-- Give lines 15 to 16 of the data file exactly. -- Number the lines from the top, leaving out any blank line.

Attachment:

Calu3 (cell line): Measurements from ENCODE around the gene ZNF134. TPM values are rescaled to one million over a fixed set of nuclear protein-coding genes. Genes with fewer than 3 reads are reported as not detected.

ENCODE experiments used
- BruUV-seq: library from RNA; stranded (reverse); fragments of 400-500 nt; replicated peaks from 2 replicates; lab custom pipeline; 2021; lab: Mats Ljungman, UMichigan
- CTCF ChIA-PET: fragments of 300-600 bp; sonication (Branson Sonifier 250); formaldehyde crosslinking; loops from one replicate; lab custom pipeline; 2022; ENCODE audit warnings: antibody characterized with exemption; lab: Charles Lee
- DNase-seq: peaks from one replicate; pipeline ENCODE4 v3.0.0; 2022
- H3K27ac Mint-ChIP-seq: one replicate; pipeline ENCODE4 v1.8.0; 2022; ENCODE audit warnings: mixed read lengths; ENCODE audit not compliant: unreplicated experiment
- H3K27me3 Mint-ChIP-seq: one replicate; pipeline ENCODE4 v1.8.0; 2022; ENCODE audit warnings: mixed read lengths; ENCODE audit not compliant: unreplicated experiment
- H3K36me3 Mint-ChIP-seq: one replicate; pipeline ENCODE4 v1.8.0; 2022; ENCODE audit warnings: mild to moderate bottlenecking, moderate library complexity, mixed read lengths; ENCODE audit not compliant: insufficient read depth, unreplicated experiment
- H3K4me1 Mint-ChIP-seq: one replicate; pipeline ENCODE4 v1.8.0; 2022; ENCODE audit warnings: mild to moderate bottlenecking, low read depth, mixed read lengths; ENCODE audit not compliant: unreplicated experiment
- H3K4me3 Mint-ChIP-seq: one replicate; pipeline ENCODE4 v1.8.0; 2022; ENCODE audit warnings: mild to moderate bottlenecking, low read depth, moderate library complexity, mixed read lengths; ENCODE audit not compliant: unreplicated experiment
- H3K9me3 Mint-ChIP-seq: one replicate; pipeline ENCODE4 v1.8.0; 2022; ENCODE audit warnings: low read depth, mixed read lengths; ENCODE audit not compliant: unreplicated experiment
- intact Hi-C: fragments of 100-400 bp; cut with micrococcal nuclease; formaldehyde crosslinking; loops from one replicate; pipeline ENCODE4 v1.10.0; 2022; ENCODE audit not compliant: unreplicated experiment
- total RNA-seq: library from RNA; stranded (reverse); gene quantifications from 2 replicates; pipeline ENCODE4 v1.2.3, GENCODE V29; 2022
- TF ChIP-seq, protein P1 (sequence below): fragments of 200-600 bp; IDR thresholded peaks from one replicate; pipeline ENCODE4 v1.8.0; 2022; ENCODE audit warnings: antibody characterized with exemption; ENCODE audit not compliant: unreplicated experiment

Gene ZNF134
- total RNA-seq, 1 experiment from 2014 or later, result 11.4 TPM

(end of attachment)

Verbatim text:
Gene ZNF134
- total RNA-seq, 1 experiment from 2014 or later, result 11.4 TPM